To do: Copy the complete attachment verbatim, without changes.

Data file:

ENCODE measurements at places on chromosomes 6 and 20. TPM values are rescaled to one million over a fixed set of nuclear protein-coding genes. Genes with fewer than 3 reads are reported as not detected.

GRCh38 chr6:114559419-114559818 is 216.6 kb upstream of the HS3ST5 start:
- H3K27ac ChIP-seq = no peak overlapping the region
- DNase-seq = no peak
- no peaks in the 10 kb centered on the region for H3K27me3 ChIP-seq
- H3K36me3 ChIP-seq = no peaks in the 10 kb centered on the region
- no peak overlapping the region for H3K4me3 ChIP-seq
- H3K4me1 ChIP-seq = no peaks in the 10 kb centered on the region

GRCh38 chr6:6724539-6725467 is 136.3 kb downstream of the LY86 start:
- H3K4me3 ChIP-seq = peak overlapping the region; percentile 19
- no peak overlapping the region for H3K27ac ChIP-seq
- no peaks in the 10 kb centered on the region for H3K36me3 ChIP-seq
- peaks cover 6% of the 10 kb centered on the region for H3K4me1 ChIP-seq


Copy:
ENCODE measurements at places on chromosomes 6 and 20. TPM values are rescaled to one million over a fixed set of nuclear protein-coding genes. Genes with fewer than 3 reads are reported as not detected.

GRCh38 chr6:114559419-114559818 is 216.6 kb upstream of the HS3ST5 start:
- H3K27ac ChIP-seq = no peak overlapping the region
- DNase-seq = no peak
- no peaks in the 10 kb centered on the region for H3K27me3 ChIP-seq
- H3K36me3 ChIP-seq = no peaks in the 10 kb centered on the region
- no peak overlapping the region for H3K4me3 ChIP-seq
- H3K4me1 ChIP-seq = no peaks in the 10 kb centered on the region

GRCh38 chr6:6724539-6725467 is 136.3 kb downstream of the LY86 start:
- H3K4me3 ChIP-seq = peak overlapping the region; percentile 19
- no peak overlapping the region for H3K27ac ChIP-seq
- no peaks in the 10 kb centered on the region for H3K36me3 ChIP-seq
- peaks cover 6% of the 10 kb centered on the region for H3K4me1 ChIP-seq